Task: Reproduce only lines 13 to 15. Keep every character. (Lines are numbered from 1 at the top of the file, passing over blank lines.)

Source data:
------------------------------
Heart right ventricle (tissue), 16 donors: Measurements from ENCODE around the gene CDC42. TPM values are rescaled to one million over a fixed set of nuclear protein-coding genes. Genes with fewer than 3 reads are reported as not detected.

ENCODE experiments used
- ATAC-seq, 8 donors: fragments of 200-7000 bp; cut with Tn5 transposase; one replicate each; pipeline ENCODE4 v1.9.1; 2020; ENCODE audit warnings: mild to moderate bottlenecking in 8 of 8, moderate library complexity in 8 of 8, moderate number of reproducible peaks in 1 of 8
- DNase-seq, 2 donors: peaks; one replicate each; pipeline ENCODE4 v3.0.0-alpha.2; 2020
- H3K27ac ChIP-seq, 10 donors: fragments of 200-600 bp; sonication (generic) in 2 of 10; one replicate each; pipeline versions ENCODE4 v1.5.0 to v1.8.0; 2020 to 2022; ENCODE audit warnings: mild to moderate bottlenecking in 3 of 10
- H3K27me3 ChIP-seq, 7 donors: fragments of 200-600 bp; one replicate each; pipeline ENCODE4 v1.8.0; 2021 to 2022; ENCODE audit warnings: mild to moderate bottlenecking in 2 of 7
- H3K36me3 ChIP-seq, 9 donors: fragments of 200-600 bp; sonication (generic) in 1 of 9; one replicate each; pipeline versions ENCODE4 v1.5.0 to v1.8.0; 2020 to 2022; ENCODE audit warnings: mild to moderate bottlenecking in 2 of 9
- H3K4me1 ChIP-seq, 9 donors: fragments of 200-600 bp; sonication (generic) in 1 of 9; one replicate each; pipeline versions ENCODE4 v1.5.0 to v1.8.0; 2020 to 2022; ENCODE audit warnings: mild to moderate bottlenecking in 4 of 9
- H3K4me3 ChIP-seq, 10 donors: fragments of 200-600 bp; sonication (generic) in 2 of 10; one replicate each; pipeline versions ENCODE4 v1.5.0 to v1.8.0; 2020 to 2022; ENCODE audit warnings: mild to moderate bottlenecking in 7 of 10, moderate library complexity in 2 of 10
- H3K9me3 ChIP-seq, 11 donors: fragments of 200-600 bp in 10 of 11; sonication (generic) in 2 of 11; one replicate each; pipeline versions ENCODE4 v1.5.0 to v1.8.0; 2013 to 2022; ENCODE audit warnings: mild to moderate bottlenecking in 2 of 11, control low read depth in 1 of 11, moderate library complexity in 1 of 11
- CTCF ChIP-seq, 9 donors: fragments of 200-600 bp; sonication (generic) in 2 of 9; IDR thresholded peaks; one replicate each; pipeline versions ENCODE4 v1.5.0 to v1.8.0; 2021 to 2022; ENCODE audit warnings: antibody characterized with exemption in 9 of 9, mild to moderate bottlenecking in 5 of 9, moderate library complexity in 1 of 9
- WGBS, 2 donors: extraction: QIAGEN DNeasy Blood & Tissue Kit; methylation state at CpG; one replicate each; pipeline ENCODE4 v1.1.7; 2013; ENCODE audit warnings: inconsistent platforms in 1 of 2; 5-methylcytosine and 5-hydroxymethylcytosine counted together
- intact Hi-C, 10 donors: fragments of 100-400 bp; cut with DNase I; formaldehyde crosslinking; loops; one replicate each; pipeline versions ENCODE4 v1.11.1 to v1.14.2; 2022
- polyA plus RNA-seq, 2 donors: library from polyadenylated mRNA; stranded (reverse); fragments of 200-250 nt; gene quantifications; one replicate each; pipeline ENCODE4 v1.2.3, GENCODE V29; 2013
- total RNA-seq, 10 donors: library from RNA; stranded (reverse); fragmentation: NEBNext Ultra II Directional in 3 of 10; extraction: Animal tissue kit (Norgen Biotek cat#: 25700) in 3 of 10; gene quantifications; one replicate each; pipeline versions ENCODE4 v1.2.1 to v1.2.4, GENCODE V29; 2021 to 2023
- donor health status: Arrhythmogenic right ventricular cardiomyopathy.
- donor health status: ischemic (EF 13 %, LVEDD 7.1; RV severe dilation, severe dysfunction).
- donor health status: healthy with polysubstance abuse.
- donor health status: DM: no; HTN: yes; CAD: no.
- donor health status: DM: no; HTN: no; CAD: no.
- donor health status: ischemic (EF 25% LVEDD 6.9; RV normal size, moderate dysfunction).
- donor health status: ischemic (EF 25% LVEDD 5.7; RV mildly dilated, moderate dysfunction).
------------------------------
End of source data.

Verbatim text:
- intact Hi-C, 10 donors: fragments of 100-400 bp; cut with DNase I; formaldehyde crosslinking; loops; one replicate each; pipeline versions ENCODE4 v1.11.1 to v1.14.2; 2022
- polyA plus RNA-seq, 2 donors: library from polyadenylated mRNA; stranded (reverse); fragments of 200-250 nt; gene quantifications; one replicate each; pipeline ENCODE4 v1.2.3, GENCODE V29; 2013
- total RNA-seq, 10 donors: library from RNA; stranded (reverse); fragmentation: NEBNext Ultra II Directional in 3 of 10; extraction: Animal tissue kit (Norgen Biotek cat#: 25700) in 3 of 10; gene quantifications; one replicate each; pipeline versions ENCODE4 v1.2.1 to v1.2.4, GENCODE V29; 2021 to 2023